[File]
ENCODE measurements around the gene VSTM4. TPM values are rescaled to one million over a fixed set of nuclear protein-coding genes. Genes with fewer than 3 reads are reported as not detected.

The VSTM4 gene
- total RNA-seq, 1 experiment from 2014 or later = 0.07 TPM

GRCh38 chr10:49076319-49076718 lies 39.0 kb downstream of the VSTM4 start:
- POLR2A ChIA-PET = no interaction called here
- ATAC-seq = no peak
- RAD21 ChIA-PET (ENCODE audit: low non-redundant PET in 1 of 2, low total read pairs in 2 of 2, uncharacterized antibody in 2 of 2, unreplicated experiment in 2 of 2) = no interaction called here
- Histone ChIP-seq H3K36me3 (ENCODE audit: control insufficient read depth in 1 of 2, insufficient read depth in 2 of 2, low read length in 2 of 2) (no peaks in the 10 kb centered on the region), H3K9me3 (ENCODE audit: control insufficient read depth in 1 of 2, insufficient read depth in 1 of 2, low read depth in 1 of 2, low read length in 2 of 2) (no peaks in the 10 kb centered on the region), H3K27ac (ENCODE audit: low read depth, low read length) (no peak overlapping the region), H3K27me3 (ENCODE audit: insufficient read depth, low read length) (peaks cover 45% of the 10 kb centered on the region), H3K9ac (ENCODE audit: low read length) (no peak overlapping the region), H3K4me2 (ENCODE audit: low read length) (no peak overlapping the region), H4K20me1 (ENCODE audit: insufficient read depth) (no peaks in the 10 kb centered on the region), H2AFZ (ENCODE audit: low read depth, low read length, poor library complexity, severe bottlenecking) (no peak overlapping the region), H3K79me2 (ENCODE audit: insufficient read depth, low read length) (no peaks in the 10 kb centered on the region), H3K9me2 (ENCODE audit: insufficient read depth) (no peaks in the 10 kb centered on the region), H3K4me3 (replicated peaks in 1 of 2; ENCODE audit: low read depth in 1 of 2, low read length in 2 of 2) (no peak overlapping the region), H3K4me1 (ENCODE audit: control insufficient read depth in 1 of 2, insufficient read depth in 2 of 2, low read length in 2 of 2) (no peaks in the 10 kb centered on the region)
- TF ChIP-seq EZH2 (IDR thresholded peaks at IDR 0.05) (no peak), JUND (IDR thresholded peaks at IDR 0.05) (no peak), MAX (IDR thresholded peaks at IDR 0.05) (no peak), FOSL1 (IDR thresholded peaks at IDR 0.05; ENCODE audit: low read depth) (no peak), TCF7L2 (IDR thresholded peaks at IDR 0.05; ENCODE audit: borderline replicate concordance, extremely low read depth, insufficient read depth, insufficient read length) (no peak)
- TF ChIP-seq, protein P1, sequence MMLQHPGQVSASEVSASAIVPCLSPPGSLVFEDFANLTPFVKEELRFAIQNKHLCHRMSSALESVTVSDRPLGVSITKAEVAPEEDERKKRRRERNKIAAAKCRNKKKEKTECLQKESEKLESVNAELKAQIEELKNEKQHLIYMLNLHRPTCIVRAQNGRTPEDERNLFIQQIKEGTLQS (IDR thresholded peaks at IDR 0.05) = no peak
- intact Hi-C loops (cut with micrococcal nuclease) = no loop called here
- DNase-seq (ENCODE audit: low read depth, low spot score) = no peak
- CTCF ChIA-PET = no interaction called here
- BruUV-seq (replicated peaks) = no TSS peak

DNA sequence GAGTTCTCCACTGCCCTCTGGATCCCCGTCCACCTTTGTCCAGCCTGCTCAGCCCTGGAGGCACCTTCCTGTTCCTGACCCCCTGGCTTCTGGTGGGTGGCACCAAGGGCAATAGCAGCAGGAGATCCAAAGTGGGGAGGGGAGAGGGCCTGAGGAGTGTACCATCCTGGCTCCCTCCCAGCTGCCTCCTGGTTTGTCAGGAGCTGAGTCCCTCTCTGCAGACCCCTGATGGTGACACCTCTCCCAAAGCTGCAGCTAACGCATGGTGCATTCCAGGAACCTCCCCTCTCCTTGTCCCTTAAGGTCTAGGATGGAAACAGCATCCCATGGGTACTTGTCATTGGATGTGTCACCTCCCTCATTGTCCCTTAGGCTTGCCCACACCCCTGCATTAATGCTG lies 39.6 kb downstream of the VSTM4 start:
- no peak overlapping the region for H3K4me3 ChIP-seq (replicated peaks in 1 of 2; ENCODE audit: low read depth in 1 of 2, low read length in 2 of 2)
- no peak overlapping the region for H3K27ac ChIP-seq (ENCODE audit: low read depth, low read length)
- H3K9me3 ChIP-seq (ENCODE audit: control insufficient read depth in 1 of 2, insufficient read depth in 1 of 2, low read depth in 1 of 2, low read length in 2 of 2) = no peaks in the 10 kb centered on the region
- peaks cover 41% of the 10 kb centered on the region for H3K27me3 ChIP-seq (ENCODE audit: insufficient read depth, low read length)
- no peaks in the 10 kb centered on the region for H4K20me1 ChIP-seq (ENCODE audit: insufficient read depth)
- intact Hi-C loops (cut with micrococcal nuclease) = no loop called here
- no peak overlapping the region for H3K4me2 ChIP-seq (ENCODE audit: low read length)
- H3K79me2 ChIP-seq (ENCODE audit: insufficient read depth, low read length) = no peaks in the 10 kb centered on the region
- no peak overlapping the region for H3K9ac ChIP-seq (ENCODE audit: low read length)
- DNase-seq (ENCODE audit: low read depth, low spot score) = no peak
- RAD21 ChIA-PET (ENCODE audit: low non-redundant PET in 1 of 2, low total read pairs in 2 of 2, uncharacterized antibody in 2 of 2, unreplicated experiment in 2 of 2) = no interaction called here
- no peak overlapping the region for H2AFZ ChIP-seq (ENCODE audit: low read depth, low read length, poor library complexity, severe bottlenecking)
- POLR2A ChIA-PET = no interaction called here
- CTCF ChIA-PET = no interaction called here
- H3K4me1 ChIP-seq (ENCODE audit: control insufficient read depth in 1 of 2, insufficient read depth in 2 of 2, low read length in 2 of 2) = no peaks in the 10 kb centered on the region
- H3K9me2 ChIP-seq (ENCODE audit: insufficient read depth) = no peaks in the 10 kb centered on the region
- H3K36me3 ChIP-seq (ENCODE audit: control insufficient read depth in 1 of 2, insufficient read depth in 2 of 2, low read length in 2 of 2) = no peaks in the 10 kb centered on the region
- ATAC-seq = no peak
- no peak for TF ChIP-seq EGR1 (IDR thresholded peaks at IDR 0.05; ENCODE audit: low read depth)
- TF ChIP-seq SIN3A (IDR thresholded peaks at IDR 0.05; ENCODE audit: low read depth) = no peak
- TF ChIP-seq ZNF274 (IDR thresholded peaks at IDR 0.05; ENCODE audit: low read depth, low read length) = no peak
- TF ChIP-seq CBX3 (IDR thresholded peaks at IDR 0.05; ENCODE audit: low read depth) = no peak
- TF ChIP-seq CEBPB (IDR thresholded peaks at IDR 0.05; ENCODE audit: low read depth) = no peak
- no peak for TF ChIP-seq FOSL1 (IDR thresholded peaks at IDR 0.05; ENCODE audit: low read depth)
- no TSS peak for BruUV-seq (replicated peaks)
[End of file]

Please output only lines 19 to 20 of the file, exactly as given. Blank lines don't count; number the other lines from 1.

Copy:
- peaks cover 41% of the 10 kb centered on the region for H3K27me3 ChIP-seq (ENCODE audit: insufficient read depth, low read length)
- no peaks in the 10 kb centered on the region for H4K20me1 ChIP-seq (ENCODE audit: insufficient read depth)